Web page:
naturally occurring in soil and ground water
areas of high concentration in Quebec, Canada, not sure where else
workplace: miners and steelworkers
soy infant formula: soybean plants absorb and concentrate manganese from the soil-->200x more than breast milk
fluoride (fluoridated water) can increase manganese absorption
fluorides also-->zinc deficiency-->incr manganese levels
fluorides act as a TSH (thyroid-stimulating-hormone) analogue
EFFECTS OF TOO MUCH MANGANESE
lower intellectual functioning
lower IQ even when exposures are well within allowable range
brain damage in infants and altered behaviors in adolescents
lead researcher: Maryse Bouchard, adjunct professor and a researcher at Sainte-Justine University Hospital
Center for Interdisciplinary Research in Biology, Health, Environment and Society (CINBIOSE)
Université du Québec à Montréal
Donna Mergler, professor emerita in the Department of Biological Sciences and a member of CINBIOSE
study shows that children exposed to high concentrations of manganese in drinking water
performed worse on tests of intellectual functioning than children with lower exposures
published in the journal Environmental Health Perspectives
article entitled "Intellectual Impairment in School-Age Children Exposed to Manganese from Drinking Water."
n = 362 Quebec children, ages 6-13, living in homes supplied by with groundwater (individual or public wells)
concentration of manganese, Fe, Cu, Pb, Zn, Ar, Mg, Ca in tap water from their home
amount of manganese from both tap water and food was estimated from a questionnaire
battery of tests assessing cognition, motor skills, and behavior
average IQ of kids drinking h2o in top 20% of Mn concentration:
6 points lower than kids with little/no exposure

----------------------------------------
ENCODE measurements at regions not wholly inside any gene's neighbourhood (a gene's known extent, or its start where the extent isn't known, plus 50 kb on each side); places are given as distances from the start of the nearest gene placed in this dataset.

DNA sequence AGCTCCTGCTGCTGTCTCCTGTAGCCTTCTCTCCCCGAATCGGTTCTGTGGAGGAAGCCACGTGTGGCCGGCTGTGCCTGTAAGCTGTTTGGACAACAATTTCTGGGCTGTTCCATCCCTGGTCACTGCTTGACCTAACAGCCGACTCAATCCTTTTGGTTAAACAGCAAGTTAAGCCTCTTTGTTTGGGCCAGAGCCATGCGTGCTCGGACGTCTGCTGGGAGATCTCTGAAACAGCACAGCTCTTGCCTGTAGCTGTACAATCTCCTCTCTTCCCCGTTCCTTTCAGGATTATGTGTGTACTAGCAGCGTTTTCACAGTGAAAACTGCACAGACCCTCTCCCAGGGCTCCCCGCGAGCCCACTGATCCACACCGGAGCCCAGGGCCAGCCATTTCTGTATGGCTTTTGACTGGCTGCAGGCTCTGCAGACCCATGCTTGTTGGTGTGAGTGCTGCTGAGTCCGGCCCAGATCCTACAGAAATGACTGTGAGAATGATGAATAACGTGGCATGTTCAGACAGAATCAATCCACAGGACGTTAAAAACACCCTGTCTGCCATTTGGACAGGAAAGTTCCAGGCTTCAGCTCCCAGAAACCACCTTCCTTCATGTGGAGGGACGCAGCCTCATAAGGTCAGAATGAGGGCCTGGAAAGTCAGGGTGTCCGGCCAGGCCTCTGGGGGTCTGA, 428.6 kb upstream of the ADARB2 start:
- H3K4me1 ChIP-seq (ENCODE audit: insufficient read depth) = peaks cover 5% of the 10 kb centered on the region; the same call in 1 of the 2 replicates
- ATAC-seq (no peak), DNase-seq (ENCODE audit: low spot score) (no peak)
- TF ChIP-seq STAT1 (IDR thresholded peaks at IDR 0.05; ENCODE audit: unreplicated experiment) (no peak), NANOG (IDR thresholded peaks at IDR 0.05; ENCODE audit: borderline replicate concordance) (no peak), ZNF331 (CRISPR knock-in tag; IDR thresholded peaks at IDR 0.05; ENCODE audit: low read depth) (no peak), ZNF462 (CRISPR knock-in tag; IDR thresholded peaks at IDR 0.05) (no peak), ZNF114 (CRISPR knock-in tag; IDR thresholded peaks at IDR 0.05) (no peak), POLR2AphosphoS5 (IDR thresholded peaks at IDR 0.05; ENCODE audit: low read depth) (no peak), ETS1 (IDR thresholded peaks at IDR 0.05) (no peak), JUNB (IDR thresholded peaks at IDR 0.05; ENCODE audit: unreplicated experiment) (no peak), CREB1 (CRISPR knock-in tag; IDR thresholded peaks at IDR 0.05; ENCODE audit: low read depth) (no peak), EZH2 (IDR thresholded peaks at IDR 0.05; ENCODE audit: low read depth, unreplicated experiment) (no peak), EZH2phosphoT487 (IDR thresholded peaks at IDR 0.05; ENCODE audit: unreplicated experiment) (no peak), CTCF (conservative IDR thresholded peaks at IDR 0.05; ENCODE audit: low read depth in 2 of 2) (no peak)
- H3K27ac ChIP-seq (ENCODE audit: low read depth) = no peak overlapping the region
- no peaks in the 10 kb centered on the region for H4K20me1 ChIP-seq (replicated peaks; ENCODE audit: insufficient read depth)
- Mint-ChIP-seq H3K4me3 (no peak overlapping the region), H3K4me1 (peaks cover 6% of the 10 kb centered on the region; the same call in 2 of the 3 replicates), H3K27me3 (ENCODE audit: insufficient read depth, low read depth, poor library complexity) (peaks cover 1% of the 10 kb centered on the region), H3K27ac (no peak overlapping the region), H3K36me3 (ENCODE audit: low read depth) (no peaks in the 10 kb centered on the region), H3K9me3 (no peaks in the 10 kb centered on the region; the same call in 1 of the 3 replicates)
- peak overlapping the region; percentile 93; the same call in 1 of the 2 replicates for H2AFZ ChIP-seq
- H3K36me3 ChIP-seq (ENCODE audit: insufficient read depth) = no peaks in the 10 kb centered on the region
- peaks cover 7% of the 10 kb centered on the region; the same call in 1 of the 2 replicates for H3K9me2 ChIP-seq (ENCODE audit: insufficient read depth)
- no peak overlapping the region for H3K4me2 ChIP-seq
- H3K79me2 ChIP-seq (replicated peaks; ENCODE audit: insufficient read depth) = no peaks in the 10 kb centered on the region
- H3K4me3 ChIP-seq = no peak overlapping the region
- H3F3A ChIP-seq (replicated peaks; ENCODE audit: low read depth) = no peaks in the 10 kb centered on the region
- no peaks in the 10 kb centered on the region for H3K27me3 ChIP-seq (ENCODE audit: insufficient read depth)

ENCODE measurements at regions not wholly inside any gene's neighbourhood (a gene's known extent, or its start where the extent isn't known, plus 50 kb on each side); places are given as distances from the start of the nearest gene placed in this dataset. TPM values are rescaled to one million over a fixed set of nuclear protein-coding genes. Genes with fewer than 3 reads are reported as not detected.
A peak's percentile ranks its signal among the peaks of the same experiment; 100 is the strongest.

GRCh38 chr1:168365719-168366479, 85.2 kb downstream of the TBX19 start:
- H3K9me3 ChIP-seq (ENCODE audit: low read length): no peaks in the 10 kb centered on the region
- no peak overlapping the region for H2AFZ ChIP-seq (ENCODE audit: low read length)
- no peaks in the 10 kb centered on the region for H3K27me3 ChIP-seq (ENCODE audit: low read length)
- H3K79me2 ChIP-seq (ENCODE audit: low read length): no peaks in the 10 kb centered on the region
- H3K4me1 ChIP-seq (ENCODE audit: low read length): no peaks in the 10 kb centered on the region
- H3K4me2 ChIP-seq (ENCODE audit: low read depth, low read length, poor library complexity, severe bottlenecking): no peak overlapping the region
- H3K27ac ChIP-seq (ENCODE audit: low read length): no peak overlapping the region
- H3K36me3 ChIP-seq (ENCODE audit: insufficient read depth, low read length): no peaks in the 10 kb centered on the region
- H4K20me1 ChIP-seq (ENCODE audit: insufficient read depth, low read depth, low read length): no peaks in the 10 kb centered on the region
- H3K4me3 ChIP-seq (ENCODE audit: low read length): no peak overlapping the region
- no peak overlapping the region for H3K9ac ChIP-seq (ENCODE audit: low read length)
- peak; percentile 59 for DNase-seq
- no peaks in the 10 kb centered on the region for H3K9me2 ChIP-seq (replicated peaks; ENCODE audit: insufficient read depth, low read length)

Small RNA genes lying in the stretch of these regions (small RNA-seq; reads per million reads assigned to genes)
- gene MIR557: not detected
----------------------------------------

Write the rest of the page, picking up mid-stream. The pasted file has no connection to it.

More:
considered confounders: family income, maternal intelligence, maternal education, other metals
"very marked effect"
WHAT TO DO
drink filtered water: filtering pitchers reduce Mn by 60-100% and eliminate fluoride
revise national and international guidelines for safe manganese in water
avoid soy formula for infants, and avoid soy foods for adults
Environ Health Perspect. 2010 Sep 7. [Epub ahead of print]
Intellectual Impairment in School-Age Children Exposed to Manganese from Drinking Water.
Bouchard MF, Sauvé S, Barbeau B, Legrand M, Brodeur ME, Bouffard T, Limoges E, Bellinger DC, Mergler D.
Université de Montréal.
Background: Manganese is an essential nutrient, but in excess, can be a potent neurotoxicant. Despite the common occurrence of manganese in groundwater, the risks associated with this source of exposure are largely unknown. Objectives: Our first aim was to assess the relations between exposure to manganese from drinking water and children's intellectual quotient (IQ). Secondly, we examined the relations between manganese exposures from water consumption and from the diet with children's hair manganese concentration. Methods: This cross-sectional study included 362 children ages 6 to 13 years living in communities supplied by groundwater. Manganese concentration was measured in home tap water (MnW) and children's hair (MnH). We estimated manganese intake from water ingestion and the diet using a food frequency questionnaire, and assessed IQ with the Wechsler Abbreviated Scale of Intelligence. Results: The median MnW in children's home tap water was 34 µg/L (range: 1-2700 µg/L). MnH increased with manganese intake from water consumption, but not with dietary manganese intake. Higher MnW and MnH were significantly associated with lower IQ scores. A 10-fold increase in MnW was associated with a decrease of 2.4 IQ points (95% confidence intervals: -3.9, -0.9; P < 0.01), adjusting for maternal intelligence, family income, and other potential confounders. There was a 6.2-IQ point difference between children in the lowest and highest MnW quintiles. MnW was more strongly associated with Performance IQ than Verbal IQ. Conclusions: The findings of this cross-sectional study suggest that exposure to manganese at levels common in groundwater is associated with intellectual impairment in children.
PMID: 20855239 [PubMed - as supplied by publisher]